This is a subtle but critical distinction to internalize. I’ll illustrate with a case study.
Starbucks: The Third Place
Inspired by a vision of bringing the Italian coffeehouse tradition to the United States, Howard Schultz turned a single coffee shop that started in Seattle into a fast-growing company. Like any other coffee shop, they were in the business of selling coffee. You could measure traction in terms of the number of coffee cups sold, but like revenue, that’s an after-effect and not all that actionable by itself. It doesn’t tell you how to make people buy more coffee. Their billion-dollar insight came by studying what key activities caused people to come to Starbucks and buy their coffee.
They started noticing that a number of people came to Starbucks, ordered a coffee, and pulled out a laptop instead of leaving and started working. Pretty soon, they were joined by others for a meeting. This repeated throughout the day with multiple groups. This was at a time when Starbucks was not all that comfortable a place to work — there was no artwork on the walls, the chairs were not comfortable, you had to pay for wifi, and the bathrooms required a key.
While this behavior (of not leaving after an order) may have annoyed some store managers, using sales data, the company quickly realized that the lifetime value of these customers was a lot higher than their typical customer who bought coffee and left. In other words, time spent in stores correlated with money spent.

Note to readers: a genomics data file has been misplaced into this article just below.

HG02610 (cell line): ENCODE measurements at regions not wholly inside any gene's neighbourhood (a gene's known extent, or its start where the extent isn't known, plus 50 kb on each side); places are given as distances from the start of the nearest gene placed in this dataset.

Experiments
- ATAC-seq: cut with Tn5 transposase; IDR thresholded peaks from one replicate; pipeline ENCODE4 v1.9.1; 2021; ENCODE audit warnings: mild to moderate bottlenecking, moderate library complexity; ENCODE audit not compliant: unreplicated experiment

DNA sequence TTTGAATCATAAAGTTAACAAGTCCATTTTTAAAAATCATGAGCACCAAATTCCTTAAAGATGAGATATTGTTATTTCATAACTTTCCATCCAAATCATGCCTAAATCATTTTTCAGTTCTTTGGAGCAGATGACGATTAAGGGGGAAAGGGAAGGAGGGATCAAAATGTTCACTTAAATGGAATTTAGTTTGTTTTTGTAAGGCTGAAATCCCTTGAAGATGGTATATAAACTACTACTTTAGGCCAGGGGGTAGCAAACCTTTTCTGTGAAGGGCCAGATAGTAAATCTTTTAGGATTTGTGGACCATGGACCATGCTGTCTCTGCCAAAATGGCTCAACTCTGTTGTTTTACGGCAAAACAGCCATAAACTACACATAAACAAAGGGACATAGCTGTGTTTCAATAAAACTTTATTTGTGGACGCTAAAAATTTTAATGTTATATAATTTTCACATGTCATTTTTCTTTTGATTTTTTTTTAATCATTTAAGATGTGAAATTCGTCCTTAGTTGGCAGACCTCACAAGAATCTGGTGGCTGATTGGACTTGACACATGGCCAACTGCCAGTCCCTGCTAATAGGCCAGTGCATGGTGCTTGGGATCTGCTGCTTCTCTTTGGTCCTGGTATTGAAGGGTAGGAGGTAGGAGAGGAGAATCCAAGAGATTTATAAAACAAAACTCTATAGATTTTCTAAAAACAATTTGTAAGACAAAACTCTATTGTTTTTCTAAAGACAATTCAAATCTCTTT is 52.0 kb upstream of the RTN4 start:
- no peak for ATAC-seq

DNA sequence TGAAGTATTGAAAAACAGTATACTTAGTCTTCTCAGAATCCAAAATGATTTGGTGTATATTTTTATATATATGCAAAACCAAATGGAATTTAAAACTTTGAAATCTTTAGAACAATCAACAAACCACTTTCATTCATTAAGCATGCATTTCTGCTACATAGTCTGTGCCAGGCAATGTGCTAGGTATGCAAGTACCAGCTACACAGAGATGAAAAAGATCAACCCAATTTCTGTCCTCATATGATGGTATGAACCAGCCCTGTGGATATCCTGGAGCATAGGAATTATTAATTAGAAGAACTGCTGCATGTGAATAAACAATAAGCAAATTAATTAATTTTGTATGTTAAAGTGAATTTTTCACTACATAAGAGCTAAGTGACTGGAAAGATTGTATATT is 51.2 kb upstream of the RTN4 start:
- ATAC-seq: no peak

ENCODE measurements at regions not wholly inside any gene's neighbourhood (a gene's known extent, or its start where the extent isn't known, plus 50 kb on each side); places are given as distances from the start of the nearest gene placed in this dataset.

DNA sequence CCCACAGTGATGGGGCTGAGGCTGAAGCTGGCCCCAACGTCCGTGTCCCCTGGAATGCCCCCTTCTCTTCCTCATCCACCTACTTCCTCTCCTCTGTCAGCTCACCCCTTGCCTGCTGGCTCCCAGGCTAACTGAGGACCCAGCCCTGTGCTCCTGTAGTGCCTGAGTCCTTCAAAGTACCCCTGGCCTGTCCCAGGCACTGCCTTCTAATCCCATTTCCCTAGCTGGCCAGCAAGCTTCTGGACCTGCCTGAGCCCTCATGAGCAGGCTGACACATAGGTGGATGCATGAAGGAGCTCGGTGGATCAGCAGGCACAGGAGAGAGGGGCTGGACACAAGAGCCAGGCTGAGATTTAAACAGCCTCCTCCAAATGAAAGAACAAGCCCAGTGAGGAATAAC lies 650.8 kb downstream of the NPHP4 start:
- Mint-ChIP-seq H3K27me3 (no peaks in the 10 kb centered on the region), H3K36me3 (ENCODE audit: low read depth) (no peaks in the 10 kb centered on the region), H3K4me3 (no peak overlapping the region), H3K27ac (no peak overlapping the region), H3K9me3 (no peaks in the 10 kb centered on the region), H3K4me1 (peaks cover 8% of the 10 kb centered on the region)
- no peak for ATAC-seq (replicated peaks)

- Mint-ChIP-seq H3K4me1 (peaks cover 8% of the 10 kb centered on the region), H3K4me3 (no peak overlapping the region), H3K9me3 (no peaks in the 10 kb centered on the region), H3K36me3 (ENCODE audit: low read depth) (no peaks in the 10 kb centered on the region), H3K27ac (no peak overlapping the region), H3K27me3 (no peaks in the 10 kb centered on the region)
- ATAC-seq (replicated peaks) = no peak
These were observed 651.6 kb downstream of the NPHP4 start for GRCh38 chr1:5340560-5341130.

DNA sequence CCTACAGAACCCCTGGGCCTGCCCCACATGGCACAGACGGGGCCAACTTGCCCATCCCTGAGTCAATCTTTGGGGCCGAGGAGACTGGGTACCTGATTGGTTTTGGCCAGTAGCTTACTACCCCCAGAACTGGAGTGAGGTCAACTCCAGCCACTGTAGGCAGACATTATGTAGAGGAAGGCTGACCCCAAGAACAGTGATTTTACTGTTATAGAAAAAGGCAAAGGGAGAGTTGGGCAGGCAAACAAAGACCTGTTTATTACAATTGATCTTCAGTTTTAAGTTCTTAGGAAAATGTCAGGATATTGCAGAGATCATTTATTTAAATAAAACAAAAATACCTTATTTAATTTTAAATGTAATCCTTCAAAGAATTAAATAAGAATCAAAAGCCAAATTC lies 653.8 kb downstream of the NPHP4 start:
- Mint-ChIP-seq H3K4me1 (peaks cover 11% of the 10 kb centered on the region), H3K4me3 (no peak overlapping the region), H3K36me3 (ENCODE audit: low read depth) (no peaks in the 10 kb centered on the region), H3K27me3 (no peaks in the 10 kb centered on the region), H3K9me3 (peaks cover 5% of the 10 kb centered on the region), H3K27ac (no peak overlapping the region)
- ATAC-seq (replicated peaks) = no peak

To test if this correlation was causal, Starbucks probably studied a few test stores more closely before mobilizing a massive rebranding campaign with the tagline around creating “A third place between your home and office.” Rather than turning the growing freelance population away, they invited them in — essentially launching the first co-working space before it was even a term. Over time they upgraded their stores to provide more comfortable sofas, artwork on the walls, free wifi, and yes, they also unlocked the bathrooms.
This insight led them from a fast-growing coffee shop into a multi-billion company. Today Starbucks doesn’t sell just coffee. They have breakfast, lunch, and dinner items, including beer and wine, in some select stores — doubling down on their key insight of not just selling coffee but creating a third place.